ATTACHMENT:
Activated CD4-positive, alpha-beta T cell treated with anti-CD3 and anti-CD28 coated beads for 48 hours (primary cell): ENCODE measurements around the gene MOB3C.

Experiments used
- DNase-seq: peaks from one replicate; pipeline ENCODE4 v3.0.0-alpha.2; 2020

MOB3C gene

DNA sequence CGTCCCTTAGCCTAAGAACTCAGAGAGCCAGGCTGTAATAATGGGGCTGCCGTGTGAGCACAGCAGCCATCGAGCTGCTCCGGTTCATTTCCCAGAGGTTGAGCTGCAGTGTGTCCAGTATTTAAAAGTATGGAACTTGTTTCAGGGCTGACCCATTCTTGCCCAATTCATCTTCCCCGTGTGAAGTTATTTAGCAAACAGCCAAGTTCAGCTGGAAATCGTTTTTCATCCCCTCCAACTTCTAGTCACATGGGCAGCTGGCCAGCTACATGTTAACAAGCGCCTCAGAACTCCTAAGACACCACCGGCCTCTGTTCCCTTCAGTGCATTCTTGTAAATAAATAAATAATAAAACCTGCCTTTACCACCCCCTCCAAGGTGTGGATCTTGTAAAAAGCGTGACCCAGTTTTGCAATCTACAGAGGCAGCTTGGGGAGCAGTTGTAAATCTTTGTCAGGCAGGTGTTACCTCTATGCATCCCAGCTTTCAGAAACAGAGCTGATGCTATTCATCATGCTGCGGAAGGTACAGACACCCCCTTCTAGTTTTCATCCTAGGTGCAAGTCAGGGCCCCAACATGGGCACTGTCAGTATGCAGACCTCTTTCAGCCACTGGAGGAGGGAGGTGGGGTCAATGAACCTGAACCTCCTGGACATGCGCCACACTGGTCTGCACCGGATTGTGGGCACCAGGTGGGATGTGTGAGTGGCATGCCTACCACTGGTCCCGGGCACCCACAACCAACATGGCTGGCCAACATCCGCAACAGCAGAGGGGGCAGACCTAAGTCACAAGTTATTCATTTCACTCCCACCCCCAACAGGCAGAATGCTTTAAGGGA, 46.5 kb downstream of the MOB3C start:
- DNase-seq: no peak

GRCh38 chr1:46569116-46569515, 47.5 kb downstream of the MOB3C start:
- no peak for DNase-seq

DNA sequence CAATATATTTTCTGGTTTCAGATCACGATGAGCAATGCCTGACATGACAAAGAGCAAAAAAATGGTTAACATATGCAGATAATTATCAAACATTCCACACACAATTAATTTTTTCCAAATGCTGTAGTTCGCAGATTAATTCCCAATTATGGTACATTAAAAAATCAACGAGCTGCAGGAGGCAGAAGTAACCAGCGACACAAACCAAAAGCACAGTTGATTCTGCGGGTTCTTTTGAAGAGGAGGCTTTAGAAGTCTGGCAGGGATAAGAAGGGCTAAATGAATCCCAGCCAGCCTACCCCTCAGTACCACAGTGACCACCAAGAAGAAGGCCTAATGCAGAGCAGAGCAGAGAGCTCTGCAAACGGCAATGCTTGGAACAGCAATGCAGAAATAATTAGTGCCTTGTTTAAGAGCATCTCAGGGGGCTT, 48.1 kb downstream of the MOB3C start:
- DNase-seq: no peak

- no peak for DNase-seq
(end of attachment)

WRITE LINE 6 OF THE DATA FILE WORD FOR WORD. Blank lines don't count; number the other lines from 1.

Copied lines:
- DNase-seq: no peak